Three top takeaways from CUNA GAC
Thoughts on ‘Open Your Eyes,’ crowdsourcing, and gender equality.
I always come away from the CUNA Governmental Affairs Conference (GAC) with several good ideas. And this year I had more company than usual, as the more than 5,200 who gathered in Washington, D.C., set a new attendance record.
Allow me to share three points that particularly stuck with me over the past two weeks.
1. ‘Open Your Eyes’ is about consideration
CUNA unveiled the movement-wide “Open Your Eyes to a Credit Union” awareness initiative at the 2018 GAC, and has since rolled out in three states (Minnesota and North and South Carolina).
The initiative’s objective has been refined somewhat over the past year, however. As it turns out, a solid majority of Americans already are aware of credit unions. They may harbor some misperceptions—“I’m not eligible to join” and “they’re inconvenient” chief among them—but broadly speaking, people do know we exist.
The bigger issue is we’re not “top of mind” when the time comes to select a financial services provider. This helps explain why credit unions’ market share has not budged from 7% over the past three decades.
Among non-members, 72% don’t necessarily dislike credit unions. They simply don’t consider them as part of their decision process.
Our real challenge is to move CUs into the consideration category at the moment of truth. It’s a subtle difference, but one that calls for refined messaging.
It’s also one that lends itself to a cooperative approach, as a rising tide will lift all boats—particularly given banks’ massive advantage in marketing spend. Get a glimpse of the Open Your Eyes campaign at yourmoneyfurther.com and learn how you can get involved at cuna.org/awareness.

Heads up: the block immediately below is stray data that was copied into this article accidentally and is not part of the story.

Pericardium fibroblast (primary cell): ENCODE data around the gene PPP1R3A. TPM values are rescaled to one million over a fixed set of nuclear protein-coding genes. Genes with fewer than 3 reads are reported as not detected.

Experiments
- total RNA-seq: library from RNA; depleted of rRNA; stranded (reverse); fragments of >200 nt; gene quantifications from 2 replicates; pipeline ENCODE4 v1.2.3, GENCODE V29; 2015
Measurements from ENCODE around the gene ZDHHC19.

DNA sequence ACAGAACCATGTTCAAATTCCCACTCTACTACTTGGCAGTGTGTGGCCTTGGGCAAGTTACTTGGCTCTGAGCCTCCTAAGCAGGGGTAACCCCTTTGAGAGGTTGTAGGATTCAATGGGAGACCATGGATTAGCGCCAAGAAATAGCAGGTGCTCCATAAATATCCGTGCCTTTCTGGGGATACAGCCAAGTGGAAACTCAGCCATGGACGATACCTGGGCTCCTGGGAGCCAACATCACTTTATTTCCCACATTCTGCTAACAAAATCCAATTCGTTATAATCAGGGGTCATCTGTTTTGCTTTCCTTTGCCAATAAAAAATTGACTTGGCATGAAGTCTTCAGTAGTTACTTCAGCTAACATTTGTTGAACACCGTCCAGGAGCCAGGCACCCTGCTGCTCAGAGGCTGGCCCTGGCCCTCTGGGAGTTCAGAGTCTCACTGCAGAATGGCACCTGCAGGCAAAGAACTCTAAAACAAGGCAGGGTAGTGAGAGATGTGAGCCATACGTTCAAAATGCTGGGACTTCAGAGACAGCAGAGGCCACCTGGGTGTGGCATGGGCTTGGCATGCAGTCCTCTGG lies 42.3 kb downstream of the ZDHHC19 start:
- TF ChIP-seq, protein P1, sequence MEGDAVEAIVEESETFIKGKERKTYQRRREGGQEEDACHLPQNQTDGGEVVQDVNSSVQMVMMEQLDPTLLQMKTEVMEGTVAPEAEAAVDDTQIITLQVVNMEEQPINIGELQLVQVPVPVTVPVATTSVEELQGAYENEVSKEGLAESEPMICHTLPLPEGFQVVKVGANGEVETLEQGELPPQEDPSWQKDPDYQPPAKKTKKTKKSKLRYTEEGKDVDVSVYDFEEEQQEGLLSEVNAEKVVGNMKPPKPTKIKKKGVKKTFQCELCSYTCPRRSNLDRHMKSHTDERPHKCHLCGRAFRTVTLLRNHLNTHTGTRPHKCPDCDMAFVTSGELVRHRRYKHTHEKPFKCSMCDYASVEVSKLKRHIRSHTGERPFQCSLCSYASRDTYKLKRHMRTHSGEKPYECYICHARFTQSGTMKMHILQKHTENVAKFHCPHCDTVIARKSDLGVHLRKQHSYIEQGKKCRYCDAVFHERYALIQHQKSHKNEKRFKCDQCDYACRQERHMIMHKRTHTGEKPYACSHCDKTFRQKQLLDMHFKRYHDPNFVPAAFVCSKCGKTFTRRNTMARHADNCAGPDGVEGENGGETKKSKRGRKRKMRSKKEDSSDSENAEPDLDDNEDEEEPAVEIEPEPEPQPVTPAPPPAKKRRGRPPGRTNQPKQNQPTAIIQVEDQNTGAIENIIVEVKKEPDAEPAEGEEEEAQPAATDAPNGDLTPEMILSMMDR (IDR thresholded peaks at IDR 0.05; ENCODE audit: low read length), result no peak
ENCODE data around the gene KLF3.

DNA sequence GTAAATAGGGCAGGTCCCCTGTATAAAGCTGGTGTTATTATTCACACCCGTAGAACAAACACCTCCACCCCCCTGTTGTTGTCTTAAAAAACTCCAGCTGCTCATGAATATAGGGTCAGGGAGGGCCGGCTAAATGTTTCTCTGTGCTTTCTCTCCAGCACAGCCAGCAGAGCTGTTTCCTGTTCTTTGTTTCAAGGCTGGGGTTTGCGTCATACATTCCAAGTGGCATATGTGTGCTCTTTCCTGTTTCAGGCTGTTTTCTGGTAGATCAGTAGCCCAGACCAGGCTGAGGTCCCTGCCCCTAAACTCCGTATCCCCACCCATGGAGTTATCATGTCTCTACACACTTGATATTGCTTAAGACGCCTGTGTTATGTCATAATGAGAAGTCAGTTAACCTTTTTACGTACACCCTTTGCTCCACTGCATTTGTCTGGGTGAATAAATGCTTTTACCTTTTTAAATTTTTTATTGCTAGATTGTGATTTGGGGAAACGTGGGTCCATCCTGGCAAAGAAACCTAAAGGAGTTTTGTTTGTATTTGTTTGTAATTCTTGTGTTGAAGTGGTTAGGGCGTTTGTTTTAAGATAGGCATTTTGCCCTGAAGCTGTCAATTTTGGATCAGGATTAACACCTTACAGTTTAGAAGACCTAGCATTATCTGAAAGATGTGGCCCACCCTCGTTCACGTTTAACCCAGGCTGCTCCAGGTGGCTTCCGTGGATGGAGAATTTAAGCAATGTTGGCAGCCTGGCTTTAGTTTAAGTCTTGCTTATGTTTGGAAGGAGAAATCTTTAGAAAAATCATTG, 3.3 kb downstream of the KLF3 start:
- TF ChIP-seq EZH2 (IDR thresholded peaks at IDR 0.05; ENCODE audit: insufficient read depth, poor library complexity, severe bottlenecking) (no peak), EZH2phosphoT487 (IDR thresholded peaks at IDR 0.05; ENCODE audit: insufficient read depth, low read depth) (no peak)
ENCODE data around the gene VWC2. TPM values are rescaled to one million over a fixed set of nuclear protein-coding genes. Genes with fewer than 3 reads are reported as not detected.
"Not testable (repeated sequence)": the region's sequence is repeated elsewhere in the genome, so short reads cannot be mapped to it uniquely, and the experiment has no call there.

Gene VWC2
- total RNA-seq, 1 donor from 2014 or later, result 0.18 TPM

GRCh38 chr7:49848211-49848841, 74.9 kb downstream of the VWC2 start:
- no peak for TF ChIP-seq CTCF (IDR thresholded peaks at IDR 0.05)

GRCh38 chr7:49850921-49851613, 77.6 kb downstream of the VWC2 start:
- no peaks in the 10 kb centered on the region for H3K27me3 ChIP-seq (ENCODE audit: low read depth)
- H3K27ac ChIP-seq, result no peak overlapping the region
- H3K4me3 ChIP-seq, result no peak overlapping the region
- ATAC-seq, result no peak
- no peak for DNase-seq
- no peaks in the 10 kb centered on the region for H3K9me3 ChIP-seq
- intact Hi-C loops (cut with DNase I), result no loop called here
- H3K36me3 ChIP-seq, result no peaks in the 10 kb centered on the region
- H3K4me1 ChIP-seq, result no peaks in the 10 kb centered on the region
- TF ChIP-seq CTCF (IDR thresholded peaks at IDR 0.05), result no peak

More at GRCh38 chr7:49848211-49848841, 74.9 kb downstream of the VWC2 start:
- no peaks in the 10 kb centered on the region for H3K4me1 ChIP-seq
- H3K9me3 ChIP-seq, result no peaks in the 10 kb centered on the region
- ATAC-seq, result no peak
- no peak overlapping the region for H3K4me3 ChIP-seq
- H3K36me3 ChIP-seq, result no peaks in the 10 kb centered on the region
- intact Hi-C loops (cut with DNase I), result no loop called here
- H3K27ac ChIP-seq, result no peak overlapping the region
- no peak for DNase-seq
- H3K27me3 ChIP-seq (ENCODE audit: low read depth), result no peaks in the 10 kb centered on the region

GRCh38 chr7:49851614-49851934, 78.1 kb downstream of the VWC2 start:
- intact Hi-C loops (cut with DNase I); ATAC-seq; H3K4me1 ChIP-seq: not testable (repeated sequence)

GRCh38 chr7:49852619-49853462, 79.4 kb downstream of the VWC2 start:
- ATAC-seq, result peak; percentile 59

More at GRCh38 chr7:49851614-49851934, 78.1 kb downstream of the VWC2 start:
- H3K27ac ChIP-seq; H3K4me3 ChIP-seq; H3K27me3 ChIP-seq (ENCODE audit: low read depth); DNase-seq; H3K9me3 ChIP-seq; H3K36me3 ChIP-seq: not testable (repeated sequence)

2. Crowdsourcing as people helping people
CUNA President Jim Nussle also raised another warning flag regarding the messaging battle. Not only have banks closed the gap in customer satisfaction recently, he sees a more direct threat emerging from non-bank fintechs.
The crowdsourcing model of high-profile firms such as SoFi shares surface similarities with credit unions’ community focus, while lacking the depth of involvement.
It hasn’t happened yet, but Nussle wouldn’t be surprised to see a fintech eventually attempt to co-opt the “people helping people” credo.
Even if fintechs can’t live up to the substance of that mission, credit unions can’t afford to cede the marketing ground.
3. Walking the gender equality talk
This is the one that made the biggest impression on me. During the annual economic update (always a conference highlight), CUNA Chief Economist Mike Schenk shared recent research indicating 52% of credit union CEOs are female.
The corresponding bank share is 5%. Moreover, Schenk’s data reveals no difference in financial performance based on CEO gender.
Before we break into a victory lap, however, he cautions that the numbers aren’t as rosy for large institutions: 15% of credit unions with more than $1 billion in assets have female CEOs.
Even among that group, though, credit unions fare more than three times better than banks on gender equality.
Of course, the perennial challenge is to harness the energy and inspiration generated at an outstanding conference like GAC and maintain that momentum once the realities of daily responsibilities return to the mix.
These are the proving grounds of leadership and strategic vision, worthy of New Year’s resolutions.
GLEN SARVADY is managing partner at 154 Advisors.